Richard and CTV NewsChannel anchor Andrea Bain talk about the latest movies coming to VOD and streaming services, including the new Spike Lee Vietnam epic “Da 5 Bloods,” the Pete Davidson semi-autobiographical story “The King of Staten Island” and the latest from Disney+, “Artemis Fowl.”
Richard speaks to “CTV News at 11:30” anchor Andria Case about television and movies to watch during the pandemic including Pete Davidson’s semi-autobiographical “The King of Staten Island,” the AMC game show scandal series “Quiz” and the latest from Disney+, “Artemis Fowl.”
Richard sits in on the CFRA Ottawa morning show with host Bill Carroll to talk the new movies coming to VOD and streaming services including the new Spike Lee joint “Da 5 Bloods,” the Pete Davidson semi-autobiographical story “The King of Staten Island,” the absurdist dramedy “It Must Be Heaven” and the latest from Disney+ “Artemis Fowl.”
“Artemis Fowl,” a fantasy film streaming on Disney+, is brand spanking new but there’s a feeling of déjà vu that hangs over the entire film. Adapted from the beloved books by Eoin Colfer, the movie feels like an expensive mix-and-match of “Harry Potter” and “Lord of the Rings.”
Newcomer Ferdia Shaw is Artemis Fowl Jr., a poor little rich kid and budding criminal mastermind with the sartorial sense of Will Smith in “Men in Black” and an IQ that would give Einstein a run for his money. When his father (Colin Farrell) is kidnapped, the youngster, along with his trusty bodyguard Domovoi Butler (Nonso Anozie), and some help from elf reconnaissance officer Holly Short (Lara McDonnell) and Josh Gad as Hagrid wannabe Mulch Diggums, sets off on a quest to locate him. To pay the kidnapper’s ransom Artemis and Company must infiltrate the mysterious underground world of fairies, led by Commander Root (Judi Dench), and take charge of the Aculos, the fairies’ most coveted magical apparatus. “Artemis,” says Domovoi, “it’s time to face your destiny.”
Question is, Will young Arte’s brains be a match for their fairy magic? There’s more but further details involve major spoilers.
Fans of the books take note, “Artemis Fowl’s” origin story takes liberties with the books. Both Holly Short and Mulch are allies from the get-go and daddy Fowl didn’t turn up until the second book in the series.
Structural changes aside, the film adaptation lacks much of the charm of Colfer’s writing. It does capture Artemis’ growth from innocent unaware of the world of magic and intrigue his father operates in, to almost anti-hero, but despite large scale set pieces and many action scenes it feels been there, done that.
Director Kenneth Branagh has crafted a handsome but generic fantasy film, complete with “Avengers” style special effects and a sweeping soundtrack that feels like the set-up to a franchise and not a stand-alone story. If you don’t believe me, check out Artemis’ last line in the movie. “We have some unfinished business.” It’s like a ninety-minute trailer for the next instalment.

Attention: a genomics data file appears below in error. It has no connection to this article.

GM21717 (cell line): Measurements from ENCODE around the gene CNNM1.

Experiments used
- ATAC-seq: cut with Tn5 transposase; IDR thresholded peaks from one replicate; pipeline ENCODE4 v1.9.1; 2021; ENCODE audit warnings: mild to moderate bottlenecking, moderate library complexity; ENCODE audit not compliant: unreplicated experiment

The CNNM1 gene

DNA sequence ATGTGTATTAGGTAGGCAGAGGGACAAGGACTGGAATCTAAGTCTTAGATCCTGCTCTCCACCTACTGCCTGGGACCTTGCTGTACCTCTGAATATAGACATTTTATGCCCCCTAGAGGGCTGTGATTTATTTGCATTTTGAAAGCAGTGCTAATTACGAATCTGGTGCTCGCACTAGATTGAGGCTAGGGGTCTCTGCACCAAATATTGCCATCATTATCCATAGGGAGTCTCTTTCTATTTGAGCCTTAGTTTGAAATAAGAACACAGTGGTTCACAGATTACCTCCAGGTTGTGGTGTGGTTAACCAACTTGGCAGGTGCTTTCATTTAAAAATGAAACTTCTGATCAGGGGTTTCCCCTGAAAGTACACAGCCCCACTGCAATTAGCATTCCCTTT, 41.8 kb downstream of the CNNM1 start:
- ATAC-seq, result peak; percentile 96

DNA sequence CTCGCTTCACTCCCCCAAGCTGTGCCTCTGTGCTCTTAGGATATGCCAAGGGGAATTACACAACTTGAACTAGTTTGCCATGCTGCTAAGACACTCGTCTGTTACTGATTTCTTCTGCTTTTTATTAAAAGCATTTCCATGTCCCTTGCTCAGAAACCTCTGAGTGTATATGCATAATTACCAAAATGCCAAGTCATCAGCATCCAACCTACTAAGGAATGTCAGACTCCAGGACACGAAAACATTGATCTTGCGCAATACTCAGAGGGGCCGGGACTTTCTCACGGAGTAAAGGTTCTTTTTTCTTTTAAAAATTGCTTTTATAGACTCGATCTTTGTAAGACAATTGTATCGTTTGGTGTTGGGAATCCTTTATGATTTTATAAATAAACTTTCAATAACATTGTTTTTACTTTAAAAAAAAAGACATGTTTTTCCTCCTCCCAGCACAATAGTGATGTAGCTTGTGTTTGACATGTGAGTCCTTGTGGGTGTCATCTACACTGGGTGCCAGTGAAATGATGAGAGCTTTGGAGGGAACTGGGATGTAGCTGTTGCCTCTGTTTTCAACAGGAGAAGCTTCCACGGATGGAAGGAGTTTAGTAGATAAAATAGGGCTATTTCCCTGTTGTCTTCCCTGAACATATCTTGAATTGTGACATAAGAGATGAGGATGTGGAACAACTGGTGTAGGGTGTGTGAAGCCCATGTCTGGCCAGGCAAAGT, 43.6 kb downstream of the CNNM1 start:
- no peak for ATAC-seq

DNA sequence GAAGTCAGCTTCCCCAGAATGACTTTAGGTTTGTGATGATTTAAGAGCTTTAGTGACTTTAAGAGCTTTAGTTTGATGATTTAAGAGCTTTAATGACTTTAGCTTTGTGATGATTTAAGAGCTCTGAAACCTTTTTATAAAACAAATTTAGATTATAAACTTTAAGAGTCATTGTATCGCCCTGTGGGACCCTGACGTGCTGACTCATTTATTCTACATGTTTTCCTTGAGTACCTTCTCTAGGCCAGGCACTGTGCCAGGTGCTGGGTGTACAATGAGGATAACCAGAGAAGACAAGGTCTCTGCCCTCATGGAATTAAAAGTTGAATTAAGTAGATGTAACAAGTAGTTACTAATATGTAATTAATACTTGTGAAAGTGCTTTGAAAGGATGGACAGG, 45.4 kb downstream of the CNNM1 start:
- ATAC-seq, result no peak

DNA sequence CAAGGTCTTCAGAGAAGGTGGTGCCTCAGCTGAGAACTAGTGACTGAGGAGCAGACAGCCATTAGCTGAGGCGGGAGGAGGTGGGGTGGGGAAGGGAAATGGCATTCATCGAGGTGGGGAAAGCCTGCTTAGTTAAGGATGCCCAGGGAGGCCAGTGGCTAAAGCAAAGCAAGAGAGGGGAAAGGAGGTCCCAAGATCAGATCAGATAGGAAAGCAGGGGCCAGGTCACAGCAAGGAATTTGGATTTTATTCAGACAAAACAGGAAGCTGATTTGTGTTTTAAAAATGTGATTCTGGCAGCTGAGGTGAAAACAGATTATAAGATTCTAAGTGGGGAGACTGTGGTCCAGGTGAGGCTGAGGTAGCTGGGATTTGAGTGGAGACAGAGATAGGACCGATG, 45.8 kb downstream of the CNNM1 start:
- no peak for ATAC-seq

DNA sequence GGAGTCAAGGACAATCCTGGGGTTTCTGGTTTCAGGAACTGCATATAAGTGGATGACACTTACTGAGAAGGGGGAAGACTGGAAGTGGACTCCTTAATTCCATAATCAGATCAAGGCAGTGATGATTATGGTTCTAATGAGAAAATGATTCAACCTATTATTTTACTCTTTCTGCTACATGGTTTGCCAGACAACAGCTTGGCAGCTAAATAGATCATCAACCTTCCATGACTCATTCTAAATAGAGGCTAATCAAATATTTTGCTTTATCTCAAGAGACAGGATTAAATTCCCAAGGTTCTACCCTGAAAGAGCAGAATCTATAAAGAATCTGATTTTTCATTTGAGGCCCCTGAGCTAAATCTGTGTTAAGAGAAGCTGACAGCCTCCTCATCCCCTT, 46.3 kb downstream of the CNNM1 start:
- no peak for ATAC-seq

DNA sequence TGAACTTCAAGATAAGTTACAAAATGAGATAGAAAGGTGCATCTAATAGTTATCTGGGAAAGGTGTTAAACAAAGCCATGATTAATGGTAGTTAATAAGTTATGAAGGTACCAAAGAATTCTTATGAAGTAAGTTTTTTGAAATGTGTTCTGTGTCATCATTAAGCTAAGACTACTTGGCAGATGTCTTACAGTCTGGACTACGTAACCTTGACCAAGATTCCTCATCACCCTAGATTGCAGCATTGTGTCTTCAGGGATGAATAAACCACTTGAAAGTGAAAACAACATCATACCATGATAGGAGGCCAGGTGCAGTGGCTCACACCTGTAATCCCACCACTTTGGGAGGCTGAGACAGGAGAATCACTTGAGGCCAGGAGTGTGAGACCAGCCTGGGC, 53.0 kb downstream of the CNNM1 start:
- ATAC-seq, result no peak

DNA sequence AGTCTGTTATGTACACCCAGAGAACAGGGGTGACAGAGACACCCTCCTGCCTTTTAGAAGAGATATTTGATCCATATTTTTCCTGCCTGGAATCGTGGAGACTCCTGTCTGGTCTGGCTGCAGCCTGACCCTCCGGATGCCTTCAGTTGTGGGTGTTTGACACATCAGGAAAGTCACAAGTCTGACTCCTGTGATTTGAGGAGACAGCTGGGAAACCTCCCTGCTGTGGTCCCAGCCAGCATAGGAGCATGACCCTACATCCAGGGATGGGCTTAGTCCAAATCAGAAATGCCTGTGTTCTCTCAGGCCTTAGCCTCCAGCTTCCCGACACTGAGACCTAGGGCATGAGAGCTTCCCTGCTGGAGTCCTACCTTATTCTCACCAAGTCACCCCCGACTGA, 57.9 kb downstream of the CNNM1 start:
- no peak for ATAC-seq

“Artemis Fowl” may survive to have more on-screen adventures, perhaps filling the hole for fantasy fans left by the absence of “Harry Potter” movies, but next time around fewer special effects and more personality would help.
A weekly feature from from ctvnews.ca! The Crouse Review is a quick, hot take on the weekend’s biggest movies! This week Richard looks at“A Wrinkle in Time,” “The Strangers: Prey At Night” and “Meditation Park.”
Richard and CP24 anchor Nick Dixon have a look at the weekend’s new movies including “A Wrinkle in Time” starring Oprah Winfrey, the horror film “The Strangers: Prey At Night” and the dark comedy “Gringo” featuring break-out comedic work from David Oyelowo.
Richard sits in with CTV NewsChannel anchor Marcia MacMillan to have a look at the weekend’s big releases, the highly anticipated “A Wrinkle in Time” starring Oprah Winfrey, the horror film “The Strangers: Prey At Night” and the dark comedy “Gringo” featuring break-out comedic work from David Oyelowo.
What was it like working with Oprah? That’s the question Deric McCabe, the nine-year-old star of A Wrinkle in Time, has been asked most often since he started doing press for the new film.
The Whitefish, Mont., native has nothing but praise for the icon but adds she didn’t awe him. “I didn’t know who she was,” he says, “so I didn’t get starstruck or anything. Every day I said, ‘Good morning,’ then goodbye. I said everything to her.”
McCabe plays Charles Wallace, a precocious, intelligent child whose father, astrophysicist Alex Murry (Chris Pine), disappeared through a “wrinkle in time” when the boy was very young. Charles believes he can help locate his dad with the help of three astral travellers, Mrs. Which (Oprah), Mrs. Whatsit (Reese Witherspoon) and Mrs. Who (Mindy Kaling).
Guided by the trio of spirit beings, Charles, his sister Meg (Storm Reid) and their friend — and Meg’s crush — Calvin (Levi Miller) ascend to the universe in search of Alex. In their celestial travels they meet a helpful seer called the Happy Medium (Zach Galifianakis), talking flowers — “Everyone knows the flowers are the best talkers,” says Mrs. Whatsit — and the universe’s most evil entity. They will learn life lessons along the way that may — or may not — reveal what happened to their dad.